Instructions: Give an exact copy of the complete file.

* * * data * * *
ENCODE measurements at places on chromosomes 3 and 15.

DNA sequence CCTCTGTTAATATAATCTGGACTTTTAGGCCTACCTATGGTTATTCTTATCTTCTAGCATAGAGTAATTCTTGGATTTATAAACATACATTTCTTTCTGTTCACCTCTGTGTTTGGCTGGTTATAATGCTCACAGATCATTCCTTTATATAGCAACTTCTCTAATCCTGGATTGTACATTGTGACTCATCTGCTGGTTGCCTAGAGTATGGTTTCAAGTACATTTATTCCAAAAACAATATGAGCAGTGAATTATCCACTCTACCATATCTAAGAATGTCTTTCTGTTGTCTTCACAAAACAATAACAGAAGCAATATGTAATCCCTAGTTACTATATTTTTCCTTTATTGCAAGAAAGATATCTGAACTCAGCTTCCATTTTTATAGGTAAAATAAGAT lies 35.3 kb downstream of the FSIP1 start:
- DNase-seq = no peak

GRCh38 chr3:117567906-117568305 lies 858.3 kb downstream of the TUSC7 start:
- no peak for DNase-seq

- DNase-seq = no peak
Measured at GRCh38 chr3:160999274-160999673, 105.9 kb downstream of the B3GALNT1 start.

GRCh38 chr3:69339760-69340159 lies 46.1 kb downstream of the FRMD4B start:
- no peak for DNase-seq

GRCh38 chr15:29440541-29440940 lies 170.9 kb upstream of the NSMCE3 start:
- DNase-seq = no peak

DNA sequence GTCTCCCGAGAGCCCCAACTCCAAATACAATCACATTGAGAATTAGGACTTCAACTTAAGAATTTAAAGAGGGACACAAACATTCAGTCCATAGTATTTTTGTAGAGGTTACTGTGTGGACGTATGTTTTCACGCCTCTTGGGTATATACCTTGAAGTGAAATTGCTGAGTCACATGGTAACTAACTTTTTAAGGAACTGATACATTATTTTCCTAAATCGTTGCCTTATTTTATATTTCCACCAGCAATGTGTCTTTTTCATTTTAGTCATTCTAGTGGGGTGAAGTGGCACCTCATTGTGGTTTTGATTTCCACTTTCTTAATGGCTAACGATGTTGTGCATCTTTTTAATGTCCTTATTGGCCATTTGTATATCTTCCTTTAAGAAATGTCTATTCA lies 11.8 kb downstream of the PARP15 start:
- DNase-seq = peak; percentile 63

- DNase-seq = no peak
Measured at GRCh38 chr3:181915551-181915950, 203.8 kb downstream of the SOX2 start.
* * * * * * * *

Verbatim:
ENCODE measurements at places on chromosomes 3 and 15.

DNA sequence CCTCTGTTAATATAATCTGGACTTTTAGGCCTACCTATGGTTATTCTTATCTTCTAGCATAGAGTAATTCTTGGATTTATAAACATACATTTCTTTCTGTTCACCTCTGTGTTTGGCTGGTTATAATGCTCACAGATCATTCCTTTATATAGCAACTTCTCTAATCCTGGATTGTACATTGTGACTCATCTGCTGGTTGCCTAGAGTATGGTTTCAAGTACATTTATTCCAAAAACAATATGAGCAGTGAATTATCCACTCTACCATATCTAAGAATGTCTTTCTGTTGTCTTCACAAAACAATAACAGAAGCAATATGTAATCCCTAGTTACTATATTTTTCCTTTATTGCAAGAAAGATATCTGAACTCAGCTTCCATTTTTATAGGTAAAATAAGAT lies 35.3 kb downstream of the FSIP1 start:
- DNase-seq = no peak

GRCh38 chr3:117567906-117568305 lies 858.3 kb downstream of the TUSC7 start:
- no peak for DNase-seq

- DNase-seq = no peak
Measured at GRCh38 chr3:160999274-160999673, 105.9 kb downstream of the B3GALNT1 start.

GRCh38 chr3:69339760-69340159 lies 46.1 kb downstream of the FRMD4B start:
- no peak for DNase-seq

GRCh38 chr15:29440541-29440940 lies 170.9 kb upstream of the NSMCE3 start:
- DNase-seq = no peak

DNA sequence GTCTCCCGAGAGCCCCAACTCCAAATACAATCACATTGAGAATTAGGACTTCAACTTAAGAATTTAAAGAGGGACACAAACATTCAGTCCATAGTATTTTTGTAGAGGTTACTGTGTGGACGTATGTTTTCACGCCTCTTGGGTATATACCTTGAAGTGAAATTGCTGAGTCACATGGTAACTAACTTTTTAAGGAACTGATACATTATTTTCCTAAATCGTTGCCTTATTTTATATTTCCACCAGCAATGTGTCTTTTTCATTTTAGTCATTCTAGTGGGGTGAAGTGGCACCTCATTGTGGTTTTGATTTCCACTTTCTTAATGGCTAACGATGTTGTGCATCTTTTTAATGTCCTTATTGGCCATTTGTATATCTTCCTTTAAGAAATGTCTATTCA lies 11.8 kb downstream of the PARP15 start:
- DNase-seq = peak; percentile 63

- DNase-seq = no peak
Measured at GRCh38 chr3:181915551-181915950, 203.8 kb downstream of the SOX2 start.